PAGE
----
My father-in-law recently mailed us a book called From Jerusalem to Irian Jaya: A Biographical History of Christian Missions. As I have been reading this book, I have at times been inspired, encouraged and renewed in my missionary zeal. But, honestly, more often than not, I have been a little scandalized by the failures of those who have gone before me in missions. In a sense, I feel like this book is throwing mud on my heroes. Here are a couple of examples:
William Carey, a famous missionary to India in the 1800s labored for 7 years before seeing anyone convert to Christ. Finally, a man named Krishna Pal believed and was being baptized by Carey in the Ganges river. But then the author interrupts this beautiful scene with the following….
…This sublime scene is only part of the picture. Carey’s wife, who had gone to India against her will, was now deemed ‘wholly deranged,’ and John Thomas, Carey’s partner who had delayed the mission due to his credit problems, had also gone mad. A missionary observer to this momentous occasion filled in the details that we would rather not include in our stories of missionary heroes: ‘When Carey led Krishna and his own son Felix down into the water of baptism, the ravings of Thomas in the schoolhouse on the one side, and of Mrs. Carey on the other, mingled with the strains of the Bengali hymn of praise.’ (122)
Yes, someone had come to Christ but it was at the expense of Carey’s wife and missionary partner going mad. In fact, his wife actually worked against him and his ministry as writes James Beck:
[Carey] attempted to argue for the moral superiority of Christianity and how Christ could liberate Hindus and Moslems from the tragedies of paganism…But how could he evangelize if his wife following him through the streets accusing him in the vilest language of adultery? (125)
And yet, despite his wife’s loud accusations, the Lord used William Carey greatly in his work in India in the areas of evangelism, the translation of the Bible, education, and fighting against widow burning and infanticide. How can these two realities be reconciled?
Later in the same century, in 1890, William Shepard, a black American, volunteered to go to the Congo as a missionary through the Southern Presbyterians. He was loved by the Africans and even won the hearing of African kings. When colonial rubber plunderers moved into his region, he witnessed how cruelly the Africans were being treated as “the dead and the dying were everywhere” (166). In response to these atrocities, he wrote up reports of his findings that “shattered the complacency of Americans and Europeans” (166). He got the world’s attention as the headlines read:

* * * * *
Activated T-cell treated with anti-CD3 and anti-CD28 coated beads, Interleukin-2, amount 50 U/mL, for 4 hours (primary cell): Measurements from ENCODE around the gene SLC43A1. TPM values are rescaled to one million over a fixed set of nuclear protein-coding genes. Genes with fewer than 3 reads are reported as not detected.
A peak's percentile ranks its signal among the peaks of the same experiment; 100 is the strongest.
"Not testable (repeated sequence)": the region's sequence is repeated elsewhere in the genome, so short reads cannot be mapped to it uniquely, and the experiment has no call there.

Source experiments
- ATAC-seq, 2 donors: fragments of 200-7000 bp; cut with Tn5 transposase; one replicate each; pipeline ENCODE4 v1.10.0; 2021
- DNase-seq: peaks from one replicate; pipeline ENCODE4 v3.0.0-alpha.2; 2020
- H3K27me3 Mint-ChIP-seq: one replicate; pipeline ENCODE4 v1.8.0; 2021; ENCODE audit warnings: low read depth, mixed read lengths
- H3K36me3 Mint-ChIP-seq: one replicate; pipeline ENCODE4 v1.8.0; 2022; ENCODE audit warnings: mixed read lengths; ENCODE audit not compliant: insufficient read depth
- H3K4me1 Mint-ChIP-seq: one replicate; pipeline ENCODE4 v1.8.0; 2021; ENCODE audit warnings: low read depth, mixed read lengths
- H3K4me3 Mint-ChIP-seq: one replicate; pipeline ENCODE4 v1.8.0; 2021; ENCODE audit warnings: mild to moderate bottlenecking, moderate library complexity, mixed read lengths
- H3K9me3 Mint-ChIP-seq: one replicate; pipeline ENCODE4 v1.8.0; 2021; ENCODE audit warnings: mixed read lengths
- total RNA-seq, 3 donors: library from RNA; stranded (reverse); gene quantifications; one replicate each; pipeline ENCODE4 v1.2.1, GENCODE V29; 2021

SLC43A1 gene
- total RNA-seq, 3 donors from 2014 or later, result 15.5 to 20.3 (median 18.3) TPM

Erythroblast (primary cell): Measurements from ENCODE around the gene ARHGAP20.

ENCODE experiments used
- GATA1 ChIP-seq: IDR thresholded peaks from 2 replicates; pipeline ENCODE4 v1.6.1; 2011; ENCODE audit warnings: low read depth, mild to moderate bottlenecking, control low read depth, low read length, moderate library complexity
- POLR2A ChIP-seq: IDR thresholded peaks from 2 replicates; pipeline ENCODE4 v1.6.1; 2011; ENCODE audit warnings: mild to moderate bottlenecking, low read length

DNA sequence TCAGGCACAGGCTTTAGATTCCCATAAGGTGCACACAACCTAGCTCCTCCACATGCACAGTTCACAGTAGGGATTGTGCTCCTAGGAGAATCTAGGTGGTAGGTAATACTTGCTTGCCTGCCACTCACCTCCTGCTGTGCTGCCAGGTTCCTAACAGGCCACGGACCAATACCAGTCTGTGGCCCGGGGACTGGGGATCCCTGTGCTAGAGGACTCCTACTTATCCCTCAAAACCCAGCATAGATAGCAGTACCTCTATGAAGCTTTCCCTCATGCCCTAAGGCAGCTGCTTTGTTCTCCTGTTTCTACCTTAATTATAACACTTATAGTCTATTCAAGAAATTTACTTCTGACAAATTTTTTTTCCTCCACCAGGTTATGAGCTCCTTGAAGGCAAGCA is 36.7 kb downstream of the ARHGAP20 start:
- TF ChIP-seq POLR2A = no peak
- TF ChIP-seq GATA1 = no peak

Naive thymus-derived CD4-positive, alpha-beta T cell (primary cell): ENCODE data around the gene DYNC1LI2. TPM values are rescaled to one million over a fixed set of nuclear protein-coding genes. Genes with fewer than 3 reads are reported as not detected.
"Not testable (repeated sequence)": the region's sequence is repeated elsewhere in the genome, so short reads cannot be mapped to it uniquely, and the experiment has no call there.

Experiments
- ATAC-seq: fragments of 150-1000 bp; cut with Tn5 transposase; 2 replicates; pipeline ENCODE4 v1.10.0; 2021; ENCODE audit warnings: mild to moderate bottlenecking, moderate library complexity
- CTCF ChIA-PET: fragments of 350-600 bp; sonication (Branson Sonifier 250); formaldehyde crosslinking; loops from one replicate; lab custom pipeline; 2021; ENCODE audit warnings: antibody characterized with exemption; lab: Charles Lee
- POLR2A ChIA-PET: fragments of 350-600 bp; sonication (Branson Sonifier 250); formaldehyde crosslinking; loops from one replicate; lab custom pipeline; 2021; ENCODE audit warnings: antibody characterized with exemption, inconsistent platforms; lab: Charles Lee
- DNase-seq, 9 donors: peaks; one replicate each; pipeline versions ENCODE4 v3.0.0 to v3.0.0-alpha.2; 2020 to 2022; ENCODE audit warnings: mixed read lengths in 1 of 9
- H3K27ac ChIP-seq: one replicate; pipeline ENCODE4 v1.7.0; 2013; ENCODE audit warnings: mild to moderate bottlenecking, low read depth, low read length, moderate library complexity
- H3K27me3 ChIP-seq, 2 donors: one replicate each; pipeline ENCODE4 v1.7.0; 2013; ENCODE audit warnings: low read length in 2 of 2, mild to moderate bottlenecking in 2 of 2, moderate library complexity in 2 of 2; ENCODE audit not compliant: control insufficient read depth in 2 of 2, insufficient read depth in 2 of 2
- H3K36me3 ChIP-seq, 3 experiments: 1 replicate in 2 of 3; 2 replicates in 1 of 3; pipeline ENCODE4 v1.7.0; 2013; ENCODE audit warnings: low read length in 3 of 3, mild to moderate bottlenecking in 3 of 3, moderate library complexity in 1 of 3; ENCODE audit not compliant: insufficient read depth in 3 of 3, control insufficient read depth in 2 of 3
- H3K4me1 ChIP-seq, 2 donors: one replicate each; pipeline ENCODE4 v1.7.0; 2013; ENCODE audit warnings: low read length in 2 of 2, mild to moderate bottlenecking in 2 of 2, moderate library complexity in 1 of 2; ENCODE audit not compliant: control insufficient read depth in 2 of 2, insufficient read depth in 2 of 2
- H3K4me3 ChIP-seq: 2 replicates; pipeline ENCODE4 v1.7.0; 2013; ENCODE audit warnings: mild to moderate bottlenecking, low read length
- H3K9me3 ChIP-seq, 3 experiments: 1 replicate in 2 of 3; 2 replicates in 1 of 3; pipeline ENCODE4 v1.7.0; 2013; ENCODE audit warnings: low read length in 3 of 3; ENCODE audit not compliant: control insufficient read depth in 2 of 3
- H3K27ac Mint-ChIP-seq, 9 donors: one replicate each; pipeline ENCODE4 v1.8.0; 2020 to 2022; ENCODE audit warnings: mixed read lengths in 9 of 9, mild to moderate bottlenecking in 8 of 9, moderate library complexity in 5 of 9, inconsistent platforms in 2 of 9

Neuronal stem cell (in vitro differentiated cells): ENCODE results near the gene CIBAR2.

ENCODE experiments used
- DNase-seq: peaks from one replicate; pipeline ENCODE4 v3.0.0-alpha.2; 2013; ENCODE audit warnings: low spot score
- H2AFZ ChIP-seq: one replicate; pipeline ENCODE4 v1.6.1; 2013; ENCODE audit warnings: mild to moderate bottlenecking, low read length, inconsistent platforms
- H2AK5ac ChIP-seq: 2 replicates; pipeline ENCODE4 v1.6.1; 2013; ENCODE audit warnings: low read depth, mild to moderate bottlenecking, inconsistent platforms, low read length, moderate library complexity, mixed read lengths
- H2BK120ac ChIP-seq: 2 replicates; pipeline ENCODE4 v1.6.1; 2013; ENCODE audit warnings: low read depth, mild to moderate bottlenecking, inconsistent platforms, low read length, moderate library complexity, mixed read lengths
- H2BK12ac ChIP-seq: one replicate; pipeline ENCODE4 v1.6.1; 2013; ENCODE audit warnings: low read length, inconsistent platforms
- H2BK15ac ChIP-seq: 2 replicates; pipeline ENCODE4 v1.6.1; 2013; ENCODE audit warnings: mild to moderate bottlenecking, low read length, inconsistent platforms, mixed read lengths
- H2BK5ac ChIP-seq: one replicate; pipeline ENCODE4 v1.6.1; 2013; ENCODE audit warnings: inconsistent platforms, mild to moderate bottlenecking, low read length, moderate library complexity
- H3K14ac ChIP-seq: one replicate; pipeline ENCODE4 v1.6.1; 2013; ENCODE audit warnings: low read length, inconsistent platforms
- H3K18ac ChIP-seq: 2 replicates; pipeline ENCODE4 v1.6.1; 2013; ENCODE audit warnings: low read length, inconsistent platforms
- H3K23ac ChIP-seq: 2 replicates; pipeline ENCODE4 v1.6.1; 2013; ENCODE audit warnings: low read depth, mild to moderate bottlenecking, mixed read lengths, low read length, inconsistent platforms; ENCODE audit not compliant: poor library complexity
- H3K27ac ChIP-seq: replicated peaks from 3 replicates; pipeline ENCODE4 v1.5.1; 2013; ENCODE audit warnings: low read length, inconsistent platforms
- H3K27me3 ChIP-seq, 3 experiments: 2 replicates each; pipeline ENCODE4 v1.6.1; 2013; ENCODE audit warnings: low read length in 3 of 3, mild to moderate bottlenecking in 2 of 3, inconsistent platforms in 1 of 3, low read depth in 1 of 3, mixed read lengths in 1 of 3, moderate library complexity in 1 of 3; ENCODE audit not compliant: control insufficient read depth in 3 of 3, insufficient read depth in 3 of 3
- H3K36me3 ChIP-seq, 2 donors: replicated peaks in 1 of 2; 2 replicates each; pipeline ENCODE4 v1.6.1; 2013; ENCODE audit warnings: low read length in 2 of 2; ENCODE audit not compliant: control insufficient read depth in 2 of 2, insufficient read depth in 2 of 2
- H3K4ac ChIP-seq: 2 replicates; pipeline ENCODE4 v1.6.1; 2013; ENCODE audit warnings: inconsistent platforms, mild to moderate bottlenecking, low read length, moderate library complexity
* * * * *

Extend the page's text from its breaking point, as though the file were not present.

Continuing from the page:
AMERICAN NEGRO HERO OF CONGO AND FIRST TO INFORM WORLD OF CONGO ABUSES, the Boston Herald wrote, ‘Dr Sheppard has not only stood before kings, but he has also stood against them. In pursuit of his mission of serving his race in its native land, this son of a slave…has dared to withstand all the power of Leopold.’ (167)
This man is clearly a hero. He was an American that was a friend of Africans who exposed a great evil against them. But then I read a quiet closing paragraph about his life:
For all his fame and celebrity, Sheppard’s life was not without controversy and scandal…He was forced to step down as a missionary and return to American because of adulterous affairs with African women, one resulting in the birth of a son. (167)
Sheppard was a married man who was unfaithful to his wife while on the mission field. He may have had some great successes but woven within these successes was great, great failure.
Another missionary to Africa was George Grenfell who was a British citizen that had been inspired by the writings of a missionary to Africa, David Livingstone. He went overseas and then was later visited by a young Presbyterian missionary, Sam Lapsley who wrote of Grenfell:
Grenfell hated the natives, and they hated him. They have even threatened him with murder…Was this what it meant to be a missionary? Hiding in your fancy house, terrified that the people you’d pledged to help might shoot you in the head? (164)